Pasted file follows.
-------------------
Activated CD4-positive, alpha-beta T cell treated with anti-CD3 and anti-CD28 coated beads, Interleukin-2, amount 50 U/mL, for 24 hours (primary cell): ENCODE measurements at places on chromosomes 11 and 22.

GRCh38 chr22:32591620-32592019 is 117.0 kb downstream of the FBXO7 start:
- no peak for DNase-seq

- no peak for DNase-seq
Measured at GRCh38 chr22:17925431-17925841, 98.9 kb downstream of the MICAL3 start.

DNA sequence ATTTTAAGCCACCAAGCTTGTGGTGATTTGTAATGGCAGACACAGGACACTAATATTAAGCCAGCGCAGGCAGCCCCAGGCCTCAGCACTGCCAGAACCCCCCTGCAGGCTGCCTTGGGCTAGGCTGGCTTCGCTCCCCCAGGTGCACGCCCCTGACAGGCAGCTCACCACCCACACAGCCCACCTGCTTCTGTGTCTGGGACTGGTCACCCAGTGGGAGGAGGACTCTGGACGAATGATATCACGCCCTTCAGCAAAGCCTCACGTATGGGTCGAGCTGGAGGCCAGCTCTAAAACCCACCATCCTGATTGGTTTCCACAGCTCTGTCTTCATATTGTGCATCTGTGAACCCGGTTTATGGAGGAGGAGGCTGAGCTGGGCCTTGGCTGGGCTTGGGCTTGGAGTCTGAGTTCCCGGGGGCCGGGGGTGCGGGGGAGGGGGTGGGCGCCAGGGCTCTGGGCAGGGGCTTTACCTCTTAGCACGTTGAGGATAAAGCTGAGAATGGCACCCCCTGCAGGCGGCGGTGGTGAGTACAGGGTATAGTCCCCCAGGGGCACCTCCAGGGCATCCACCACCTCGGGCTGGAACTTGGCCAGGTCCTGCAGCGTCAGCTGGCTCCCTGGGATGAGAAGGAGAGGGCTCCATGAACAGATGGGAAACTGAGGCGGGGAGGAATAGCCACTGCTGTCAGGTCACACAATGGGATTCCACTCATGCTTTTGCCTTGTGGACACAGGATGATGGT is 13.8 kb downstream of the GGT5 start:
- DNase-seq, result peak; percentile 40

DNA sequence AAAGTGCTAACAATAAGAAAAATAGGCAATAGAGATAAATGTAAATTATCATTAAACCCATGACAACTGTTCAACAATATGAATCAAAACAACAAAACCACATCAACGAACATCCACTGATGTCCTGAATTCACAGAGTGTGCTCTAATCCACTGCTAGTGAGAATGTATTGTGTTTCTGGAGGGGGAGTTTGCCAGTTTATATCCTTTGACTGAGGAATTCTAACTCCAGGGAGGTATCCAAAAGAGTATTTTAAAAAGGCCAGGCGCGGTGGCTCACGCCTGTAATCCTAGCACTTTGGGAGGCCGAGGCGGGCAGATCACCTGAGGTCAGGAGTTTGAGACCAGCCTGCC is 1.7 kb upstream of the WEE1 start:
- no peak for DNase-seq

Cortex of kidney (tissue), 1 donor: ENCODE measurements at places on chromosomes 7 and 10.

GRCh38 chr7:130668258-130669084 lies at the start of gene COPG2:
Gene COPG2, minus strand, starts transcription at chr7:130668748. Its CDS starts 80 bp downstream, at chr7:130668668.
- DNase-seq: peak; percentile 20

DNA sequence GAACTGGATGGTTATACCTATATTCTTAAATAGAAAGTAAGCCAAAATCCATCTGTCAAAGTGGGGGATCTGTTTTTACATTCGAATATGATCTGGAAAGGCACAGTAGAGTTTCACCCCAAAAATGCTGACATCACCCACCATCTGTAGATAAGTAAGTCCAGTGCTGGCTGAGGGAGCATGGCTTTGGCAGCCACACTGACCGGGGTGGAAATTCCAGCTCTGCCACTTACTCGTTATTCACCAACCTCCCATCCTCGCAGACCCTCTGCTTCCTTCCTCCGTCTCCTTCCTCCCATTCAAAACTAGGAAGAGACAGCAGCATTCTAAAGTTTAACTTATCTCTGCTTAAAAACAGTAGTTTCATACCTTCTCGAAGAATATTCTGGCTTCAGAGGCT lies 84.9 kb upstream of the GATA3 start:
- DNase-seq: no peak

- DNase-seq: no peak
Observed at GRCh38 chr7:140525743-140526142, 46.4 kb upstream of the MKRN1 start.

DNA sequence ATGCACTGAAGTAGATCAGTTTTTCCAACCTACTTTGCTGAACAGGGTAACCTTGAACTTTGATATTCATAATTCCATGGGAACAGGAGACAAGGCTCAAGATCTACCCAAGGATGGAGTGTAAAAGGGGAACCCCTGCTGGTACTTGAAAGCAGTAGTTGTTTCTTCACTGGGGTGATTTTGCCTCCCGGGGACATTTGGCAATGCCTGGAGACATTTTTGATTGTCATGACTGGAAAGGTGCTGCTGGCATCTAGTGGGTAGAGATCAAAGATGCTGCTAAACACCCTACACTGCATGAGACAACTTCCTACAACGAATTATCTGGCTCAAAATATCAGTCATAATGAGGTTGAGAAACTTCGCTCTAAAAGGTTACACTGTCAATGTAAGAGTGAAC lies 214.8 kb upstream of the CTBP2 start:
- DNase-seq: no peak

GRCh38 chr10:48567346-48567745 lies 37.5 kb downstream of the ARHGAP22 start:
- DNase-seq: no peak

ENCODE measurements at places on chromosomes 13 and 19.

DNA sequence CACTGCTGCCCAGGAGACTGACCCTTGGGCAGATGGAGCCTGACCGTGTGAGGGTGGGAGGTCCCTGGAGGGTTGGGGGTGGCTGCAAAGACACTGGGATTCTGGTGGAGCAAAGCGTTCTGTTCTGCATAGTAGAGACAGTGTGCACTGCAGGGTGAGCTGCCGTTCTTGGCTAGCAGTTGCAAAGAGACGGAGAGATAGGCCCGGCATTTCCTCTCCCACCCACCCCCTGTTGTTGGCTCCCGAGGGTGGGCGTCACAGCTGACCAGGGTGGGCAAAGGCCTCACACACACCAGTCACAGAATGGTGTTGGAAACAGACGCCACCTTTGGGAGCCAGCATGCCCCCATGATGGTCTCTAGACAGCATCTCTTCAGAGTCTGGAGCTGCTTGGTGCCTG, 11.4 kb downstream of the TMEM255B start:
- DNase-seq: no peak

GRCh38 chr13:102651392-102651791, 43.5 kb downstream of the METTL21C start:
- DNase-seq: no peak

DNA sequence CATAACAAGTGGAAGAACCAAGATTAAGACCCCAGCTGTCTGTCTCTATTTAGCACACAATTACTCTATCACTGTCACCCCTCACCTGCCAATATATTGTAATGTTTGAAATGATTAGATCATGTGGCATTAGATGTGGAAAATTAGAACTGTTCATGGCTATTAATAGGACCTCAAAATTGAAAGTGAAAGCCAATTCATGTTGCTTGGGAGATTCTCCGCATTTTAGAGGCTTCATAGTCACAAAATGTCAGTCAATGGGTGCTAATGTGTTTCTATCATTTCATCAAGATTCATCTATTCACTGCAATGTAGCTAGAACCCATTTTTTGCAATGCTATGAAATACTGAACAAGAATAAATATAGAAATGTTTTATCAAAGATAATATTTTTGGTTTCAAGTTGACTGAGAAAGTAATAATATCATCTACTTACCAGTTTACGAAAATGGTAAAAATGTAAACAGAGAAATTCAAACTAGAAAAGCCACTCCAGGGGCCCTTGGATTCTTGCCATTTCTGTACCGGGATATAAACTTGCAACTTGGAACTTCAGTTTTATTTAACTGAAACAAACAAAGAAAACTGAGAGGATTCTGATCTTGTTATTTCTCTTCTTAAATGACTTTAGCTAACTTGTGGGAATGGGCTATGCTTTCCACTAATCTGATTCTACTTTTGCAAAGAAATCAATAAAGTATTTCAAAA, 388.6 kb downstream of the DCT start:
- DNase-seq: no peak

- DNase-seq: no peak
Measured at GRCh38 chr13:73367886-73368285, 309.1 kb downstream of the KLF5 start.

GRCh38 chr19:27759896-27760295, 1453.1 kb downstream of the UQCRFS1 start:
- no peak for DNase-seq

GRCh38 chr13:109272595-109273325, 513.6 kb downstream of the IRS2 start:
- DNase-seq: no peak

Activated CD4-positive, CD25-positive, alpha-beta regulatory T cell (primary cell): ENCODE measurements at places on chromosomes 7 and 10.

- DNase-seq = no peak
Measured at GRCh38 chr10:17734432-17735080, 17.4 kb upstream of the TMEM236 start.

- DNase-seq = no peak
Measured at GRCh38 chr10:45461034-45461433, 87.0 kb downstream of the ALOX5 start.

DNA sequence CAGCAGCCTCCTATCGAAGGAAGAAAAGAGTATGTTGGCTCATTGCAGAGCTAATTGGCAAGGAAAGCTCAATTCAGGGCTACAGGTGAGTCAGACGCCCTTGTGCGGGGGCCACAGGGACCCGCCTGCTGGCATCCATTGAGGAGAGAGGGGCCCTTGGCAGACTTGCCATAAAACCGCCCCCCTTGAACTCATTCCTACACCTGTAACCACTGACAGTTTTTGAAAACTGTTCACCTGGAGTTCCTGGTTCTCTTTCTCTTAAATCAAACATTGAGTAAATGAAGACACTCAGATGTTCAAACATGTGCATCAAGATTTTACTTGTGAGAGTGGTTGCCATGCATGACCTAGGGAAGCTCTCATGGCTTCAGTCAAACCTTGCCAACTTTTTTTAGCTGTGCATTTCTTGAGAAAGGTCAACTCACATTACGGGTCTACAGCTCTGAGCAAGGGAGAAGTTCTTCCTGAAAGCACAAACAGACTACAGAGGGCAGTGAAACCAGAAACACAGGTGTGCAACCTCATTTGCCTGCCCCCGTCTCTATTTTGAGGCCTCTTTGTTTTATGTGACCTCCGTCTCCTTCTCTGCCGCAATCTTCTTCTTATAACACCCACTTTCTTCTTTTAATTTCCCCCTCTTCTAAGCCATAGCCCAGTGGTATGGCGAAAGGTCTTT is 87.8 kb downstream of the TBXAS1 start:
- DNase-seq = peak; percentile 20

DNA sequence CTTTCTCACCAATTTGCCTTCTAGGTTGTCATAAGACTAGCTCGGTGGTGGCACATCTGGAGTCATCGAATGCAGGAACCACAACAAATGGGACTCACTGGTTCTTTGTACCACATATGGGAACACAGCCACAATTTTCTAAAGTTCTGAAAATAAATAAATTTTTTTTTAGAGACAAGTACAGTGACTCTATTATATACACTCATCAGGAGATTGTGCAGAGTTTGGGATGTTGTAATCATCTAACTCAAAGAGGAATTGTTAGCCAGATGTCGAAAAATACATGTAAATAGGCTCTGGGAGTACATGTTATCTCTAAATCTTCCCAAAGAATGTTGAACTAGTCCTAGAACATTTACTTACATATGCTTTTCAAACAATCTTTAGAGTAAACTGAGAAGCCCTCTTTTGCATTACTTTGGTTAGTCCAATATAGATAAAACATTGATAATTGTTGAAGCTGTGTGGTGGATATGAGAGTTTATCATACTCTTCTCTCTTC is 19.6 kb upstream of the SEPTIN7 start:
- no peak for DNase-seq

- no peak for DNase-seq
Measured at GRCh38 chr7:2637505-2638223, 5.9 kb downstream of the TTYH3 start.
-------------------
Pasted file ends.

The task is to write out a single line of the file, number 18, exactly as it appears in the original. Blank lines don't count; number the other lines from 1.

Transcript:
DNA sequence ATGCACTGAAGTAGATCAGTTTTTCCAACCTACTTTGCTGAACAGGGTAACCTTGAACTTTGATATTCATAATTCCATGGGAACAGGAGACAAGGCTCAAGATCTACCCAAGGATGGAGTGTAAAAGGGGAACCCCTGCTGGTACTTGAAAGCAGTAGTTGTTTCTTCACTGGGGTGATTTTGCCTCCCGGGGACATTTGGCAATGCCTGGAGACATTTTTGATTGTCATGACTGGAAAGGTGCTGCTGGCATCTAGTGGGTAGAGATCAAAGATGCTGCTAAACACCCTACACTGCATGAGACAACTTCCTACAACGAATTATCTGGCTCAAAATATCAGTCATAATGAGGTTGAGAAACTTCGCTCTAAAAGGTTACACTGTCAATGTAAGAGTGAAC lies 214.8 kb upstream of the CTBP2 start: